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More classrooms integrate eText at Illinois

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More classrooms integrate eText at Illinois

By Jessica Berbey, Assistant Daytime Editor

The University has released an innovative e-textbook, which caters to the needs of those with disabilities.

It provides visually, hearing and mobility impaired students with resources they need, such as keyboard controls and speech recognition.

eText at Illinois is essentially an e-textbook with videos and multimedia embedded into it, which can be accessed both online and offline.

How students read has changed immensely over the years. Because of this, eText provides information a normal textbook would not provide, such as notes, assignments, videos and other multimedia. This allows students, teachers and authors to interact directly in each book’s contents.

“The first time we offered (eText) to our students was in the fall of 2010 or 2011, so it’s been around for at least six years,” said Yury Borukhovich, a senior e-learning pro. “Slowly, more and more courses are using it.”

Since its creation, eText at Illinois has served more than 28,000 textbooks to students across campus.

eText is currently only an Illinois service, but the University is trying to work with other Big Ten schools to make a depository where students across the nation would be able to benefit from the resources and savings eText provides.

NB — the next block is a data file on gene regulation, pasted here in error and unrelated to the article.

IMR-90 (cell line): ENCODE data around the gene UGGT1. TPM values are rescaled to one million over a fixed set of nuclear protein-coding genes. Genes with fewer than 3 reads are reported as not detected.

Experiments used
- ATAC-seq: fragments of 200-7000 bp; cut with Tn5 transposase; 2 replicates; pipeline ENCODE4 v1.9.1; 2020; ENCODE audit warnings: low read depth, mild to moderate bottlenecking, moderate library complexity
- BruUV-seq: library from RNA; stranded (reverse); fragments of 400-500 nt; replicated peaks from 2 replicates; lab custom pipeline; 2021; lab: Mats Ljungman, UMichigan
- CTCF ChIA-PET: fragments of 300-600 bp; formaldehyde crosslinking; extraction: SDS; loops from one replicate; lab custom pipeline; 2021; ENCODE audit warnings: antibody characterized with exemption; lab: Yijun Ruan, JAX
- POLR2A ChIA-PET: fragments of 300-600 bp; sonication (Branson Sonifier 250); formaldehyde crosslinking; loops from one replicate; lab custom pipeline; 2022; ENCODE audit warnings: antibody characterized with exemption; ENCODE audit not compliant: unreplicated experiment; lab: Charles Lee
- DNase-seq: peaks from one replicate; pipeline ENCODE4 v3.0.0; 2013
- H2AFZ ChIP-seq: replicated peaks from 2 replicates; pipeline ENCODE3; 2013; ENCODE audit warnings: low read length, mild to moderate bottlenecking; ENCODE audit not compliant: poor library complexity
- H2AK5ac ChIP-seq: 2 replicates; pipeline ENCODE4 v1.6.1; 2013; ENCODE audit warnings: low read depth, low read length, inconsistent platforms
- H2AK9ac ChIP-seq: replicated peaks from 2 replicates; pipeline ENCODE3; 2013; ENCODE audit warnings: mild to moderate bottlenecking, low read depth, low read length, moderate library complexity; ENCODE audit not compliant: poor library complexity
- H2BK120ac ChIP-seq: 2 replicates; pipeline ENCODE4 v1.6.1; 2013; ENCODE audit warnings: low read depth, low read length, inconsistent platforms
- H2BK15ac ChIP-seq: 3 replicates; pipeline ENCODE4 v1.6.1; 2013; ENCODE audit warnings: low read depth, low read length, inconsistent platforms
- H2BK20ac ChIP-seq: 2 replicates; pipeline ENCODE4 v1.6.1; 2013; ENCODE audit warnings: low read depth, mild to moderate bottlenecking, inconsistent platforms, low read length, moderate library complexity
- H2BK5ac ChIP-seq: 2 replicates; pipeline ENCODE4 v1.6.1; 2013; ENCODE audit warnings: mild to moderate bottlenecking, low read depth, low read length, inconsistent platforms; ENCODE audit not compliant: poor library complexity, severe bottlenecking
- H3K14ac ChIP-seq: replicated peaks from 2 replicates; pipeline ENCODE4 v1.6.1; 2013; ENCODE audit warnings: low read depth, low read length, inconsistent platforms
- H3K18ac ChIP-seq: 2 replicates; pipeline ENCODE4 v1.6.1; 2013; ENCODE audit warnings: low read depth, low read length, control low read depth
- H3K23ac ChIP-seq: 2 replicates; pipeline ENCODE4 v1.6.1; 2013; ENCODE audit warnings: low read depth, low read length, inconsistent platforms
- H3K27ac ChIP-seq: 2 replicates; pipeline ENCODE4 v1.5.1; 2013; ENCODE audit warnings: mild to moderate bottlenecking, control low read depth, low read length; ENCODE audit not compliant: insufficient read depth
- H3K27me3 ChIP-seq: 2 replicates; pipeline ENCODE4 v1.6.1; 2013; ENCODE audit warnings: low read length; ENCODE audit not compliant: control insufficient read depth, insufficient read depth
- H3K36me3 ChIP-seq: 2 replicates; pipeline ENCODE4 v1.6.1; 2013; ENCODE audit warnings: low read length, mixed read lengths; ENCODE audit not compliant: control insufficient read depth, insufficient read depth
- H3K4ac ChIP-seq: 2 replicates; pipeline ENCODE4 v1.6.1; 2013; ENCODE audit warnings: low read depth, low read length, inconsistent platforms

It works across all devices, such as smartphones, tablets, computers and speech readers.

“It supersedes the reading experience that you would typically have through most commercial textbook operations like Pearson,” Borukhovich said.

This fall alone, 4,860 students are using eText on campus, resulting in over $250,000 saved on textbooks and textbook supplements, Borukhovich said.

“With a textbook that has been written primarily by Illinois faculty or has been adopted out of an OER (open educational resource), the price savings for a physical or electronic textbook, depending on which one is commercially available, is about 70 to 80 percent,” Borukhovich said. “You’re essentially looking at a cost comparison between 120 dollar textbook, as opposed to a 15, 20 or 30 dollar e-textbook.”

eText was inspired by the frustration of faculty who had created their own content and were dissatisfied with how mainstream publishers were delivering their online content to their students.

“They came to us and asked if we could provide a better solution, and we had the means and resources to do that; thus, the eText platform was born,” Borukhovich said.

Every semester more students and classes have adopted eText. This semester, for example, the larger classes on campus, such as the freshmen experience classes like LAS 101 and ACES 101, MATH 125, and PS 280 are using an eText as opposed to a physical textbook.

Students on campus are open to the idea of having tangible textbooks replaced by eText.

“I haven’t heard of (eText), but I think it’s such a smart idea. It saves money and reduces carbon footprints,” said George Aranda, junior in Engineering. “I think it’s time to turn the page on the 21st century. Writing books down on papyrus and stone worked for a while, but now it’s time for some etextbooks. That’s where it’s at.”

Aranda said that in terms of engineering, everyone can benefit from looking at a video that describes or is teaching them what to do.

“I think all majors should have e-textbooks,” he said.

Annabelle Shaffer, sophomore in LAS, said that although she has not used eText, she thinks it should be implemented throughout the University, especially if it reduces cost.

“Textbooks are so expensive, so I don’t see why all classes aren’t using eText,” Shaffer said.

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